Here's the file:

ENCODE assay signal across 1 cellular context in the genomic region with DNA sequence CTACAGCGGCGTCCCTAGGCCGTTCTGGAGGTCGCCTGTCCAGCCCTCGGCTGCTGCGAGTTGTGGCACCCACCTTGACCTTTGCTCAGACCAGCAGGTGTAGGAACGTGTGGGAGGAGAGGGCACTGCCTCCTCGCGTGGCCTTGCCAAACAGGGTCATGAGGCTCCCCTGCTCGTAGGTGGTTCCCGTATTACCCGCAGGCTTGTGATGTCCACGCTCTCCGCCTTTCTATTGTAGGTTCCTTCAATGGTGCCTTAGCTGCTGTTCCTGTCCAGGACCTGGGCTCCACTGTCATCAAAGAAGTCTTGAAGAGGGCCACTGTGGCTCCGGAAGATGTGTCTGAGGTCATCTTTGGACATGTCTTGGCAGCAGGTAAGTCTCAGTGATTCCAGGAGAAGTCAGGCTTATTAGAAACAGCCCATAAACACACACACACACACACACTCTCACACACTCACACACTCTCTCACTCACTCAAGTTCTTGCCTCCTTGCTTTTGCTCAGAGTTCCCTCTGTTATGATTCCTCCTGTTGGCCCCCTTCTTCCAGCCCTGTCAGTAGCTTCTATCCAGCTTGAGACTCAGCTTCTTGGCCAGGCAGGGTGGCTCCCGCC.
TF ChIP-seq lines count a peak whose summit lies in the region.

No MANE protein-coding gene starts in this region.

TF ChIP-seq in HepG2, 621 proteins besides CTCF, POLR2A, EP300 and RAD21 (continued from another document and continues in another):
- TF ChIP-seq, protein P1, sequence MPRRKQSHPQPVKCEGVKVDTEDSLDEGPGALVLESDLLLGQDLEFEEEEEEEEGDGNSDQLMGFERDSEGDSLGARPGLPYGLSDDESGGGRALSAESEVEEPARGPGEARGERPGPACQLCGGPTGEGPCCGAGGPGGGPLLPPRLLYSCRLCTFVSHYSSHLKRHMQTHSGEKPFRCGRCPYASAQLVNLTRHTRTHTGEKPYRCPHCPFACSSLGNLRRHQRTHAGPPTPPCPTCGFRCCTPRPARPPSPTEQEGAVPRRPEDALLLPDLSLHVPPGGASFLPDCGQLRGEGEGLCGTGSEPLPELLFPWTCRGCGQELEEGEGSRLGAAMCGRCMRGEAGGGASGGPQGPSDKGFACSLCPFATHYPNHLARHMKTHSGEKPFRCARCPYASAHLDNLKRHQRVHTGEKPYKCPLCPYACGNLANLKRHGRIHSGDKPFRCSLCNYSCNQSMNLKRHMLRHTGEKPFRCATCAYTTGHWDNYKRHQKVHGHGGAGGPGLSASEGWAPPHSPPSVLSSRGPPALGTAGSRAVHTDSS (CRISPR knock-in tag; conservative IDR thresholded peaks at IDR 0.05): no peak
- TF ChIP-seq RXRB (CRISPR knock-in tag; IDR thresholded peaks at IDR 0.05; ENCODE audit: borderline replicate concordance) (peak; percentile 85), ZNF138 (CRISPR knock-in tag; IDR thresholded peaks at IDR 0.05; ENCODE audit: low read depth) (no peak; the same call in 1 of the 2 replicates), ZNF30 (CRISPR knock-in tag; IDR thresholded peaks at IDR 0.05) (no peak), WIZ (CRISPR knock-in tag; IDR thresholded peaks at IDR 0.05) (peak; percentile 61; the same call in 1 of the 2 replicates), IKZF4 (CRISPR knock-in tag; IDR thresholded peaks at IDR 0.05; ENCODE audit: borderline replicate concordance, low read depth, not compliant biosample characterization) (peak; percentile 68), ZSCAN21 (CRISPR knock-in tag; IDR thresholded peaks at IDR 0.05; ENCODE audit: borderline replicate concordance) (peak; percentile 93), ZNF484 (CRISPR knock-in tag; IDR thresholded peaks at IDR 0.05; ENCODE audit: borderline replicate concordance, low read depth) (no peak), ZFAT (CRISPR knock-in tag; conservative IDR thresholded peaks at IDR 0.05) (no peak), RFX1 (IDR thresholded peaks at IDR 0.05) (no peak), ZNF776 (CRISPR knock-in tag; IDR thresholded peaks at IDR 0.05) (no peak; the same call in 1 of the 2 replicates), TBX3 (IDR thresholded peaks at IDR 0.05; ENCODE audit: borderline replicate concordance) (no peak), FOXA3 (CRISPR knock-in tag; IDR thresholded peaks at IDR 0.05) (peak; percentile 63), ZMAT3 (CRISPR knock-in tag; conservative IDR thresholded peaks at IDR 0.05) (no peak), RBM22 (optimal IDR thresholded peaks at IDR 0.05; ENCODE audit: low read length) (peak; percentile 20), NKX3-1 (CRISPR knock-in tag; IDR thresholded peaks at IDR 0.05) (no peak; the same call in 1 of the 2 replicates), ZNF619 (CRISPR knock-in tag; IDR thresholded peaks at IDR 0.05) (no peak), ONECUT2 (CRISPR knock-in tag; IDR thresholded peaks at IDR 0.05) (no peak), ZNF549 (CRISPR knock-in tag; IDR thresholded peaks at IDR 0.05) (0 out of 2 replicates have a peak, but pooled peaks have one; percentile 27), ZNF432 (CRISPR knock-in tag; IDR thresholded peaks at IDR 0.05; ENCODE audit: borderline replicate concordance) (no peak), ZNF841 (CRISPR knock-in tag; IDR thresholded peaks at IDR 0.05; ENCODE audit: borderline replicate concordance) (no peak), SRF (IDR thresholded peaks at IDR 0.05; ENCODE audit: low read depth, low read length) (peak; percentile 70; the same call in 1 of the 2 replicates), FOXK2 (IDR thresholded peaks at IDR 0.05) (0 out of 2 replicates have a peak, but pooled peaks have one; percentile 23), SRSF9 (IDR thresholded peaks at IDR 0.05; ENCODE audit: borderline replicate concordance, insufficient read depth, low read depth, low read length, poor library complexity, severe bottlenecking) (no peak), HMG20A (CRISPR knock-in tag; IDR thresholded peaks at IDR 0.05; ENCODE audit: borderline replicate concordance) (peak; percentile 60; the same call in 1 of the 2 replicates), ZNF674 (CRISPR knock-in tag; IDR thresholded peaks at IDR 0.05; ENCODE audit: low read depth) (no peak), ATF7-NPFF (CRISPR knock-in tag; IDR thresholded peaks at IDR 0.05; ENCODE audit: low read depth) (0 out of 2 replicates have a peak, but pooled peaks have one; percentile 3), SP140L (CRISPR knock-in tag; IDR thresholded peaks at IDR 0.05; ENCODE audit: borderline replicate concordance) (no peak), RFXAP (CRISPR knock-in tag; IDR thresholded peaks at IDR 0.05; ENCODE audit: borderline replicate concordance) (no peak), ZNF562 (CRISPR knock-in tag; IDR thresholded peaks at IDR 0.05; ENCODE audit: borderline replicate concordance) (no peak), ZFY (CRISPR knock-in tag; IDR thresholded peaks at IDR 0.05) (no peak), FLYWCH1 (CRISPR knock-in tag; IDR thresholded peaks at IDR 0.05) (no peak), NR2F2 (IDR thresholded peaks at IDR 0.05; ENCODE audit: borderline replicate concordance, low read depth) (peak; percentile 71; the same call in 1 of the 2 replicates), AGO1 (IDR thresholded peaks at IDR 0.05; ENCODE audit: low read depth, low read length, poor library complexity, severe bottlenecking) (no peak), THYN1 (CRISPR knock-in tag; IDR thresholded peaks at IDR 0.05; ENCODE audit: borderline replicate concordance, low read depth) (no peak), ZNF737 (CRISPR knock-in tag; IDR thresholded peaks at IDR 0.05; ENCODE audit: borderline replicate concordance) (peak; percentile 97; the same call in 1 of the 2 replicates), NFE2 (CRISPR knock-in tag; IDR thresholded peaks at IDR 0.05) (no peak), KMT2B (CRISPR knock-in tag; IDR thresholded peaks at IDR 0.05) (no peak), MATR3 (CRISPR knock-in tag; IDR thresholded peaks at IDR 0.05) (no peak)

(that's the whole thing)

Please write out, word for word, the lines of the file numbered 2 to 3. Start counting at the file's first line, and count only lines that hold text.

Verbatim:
TF ChIP-seq lines count a peak whose summit lies in the region.

No MANE protein-coding gene starts in this region.